When we think of great times of the year for bonsai, it’s not likely that the month of August comes to mind. No surprise, right? August is (often dangerously) hot. Even if you do some collecting in August, you generally feel like you need a head examination afterwards. No matter what work you do on your trees, you know that growth for the remainder of the season is going to be muted at best.

But don’t despair. There are bonsai activities you can do in August that not only make sense, they can actually move the development of your trees forward that extra step. Let’s look at a couple:


When we wire our trees in spring, the strong growth into summer usually makes new branches push hard against their wires and this begins the process of setting them in place. So we typically must unwire our trees by late spring, to avoid potential wire scars. As happens with most species, the new branches will continue to grow and slowly but surely point themselves upward. Apical dominance is natural, and one reason we wire trees is to overcome it.

Water-elm8-20-16-2Here’s a classic example. This water-elm, Planera aquatica, got its first round of wiring in spring when all the new young shoots were ready to be initially positioned. The last of that round of wiring was undone about three or four weeks ago. The tree has responded by sending a whole host of new growth pointing upward. This is not going to make for a good bonsai, so it’s time to reapply the wire. Not only will I get the benefit of re-establishing the design I have in mind, when fall approaches all of these branches will swell with stored food. As you might surmise, that means all of the wire I apply now is going to come off by the end of the growing season.






Here’s the tree about 15 minutes later. If you compare this photo with the first one, you can see the design has been re-established. The upward trend of the branches is no more. Now, this fight isn’t over yet. It’ll continue throughout the life of the tree as a bonsai, just in a different way. In time it’ll only be the smallest shoots that grow straight up.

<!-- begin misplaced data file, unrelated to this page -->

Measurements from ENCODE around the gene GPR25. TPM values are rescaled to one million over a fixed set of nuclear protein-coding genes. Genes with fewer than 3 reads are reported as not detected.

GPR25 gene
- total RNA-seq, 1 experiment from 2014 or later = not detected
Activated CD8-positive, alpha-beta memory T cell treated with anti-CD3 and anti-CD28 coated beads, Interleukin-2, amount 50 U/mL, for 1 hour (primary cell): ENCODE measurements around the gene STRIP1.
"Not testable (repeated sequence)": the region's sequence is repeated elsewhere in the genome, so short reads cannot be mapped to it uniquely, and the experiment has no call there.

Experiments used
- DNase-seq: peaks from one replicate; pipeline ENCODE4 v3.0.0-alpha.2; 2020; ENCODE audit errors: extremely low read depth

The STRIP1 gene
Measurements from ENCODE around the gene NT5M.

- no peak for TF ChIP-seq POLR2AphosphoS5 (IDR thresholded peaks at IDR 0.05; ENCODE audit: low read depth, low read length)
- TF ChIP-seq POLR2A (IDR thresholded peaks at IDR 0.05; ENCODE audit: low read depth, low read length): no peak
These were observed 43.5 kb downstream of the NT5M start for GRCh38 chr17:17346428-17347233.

If you don’t currently do any late-summer wiring, you may want to add the practice to your bonsai development techniques. A lot of design work can be accomplished at this time of year – the hard month of August.


Another problem that can arise during the growing season is accumulation of grime on the trunks of your trees. This is mostly due to our watering regimes, and in summer the added issue of lack of air circulation (for those of us in non-breezy locations). Mold can easily set in, in such circumstances.

Water-elm8-20-16-4In this closeup photo, you can see I’ve got a bit of mold buildup – this despite the fact that the tree has been in full sun all year. Time to pull out the vinegar-water mix. I use a 50:50 mixture of household white vinegar and water in a spray bottle. I spray this mixture on the areas of the trunk (and, if needed, branches) that need cleaning, then scrub with either an old toothbrush or stainless steel brush. For trees with fragile bark, it’s best to use only a soft-bristle toothbrush and scrub gently.



And here’s the after photo. Cleaning the trunks of your trees will bring out their beauty, plus it’s good for their health. The bark of trees is designed to allow for gas transport via tiny pores called lenticels. When mold or grime builds up, this gas transport is hampered and the tree comes under stress. So a periodic cleaning is advisable.








Now this water-elm is ready for the remainder of the growing season. The next thing I’ll do is remove the wire in fall – so other than the necessary watering, it’s back to benign neglect.

This is a superb water-elm specimen that will make a great statement in anyone’s collection. It’s available at our Elm Bonsai page, and ships now.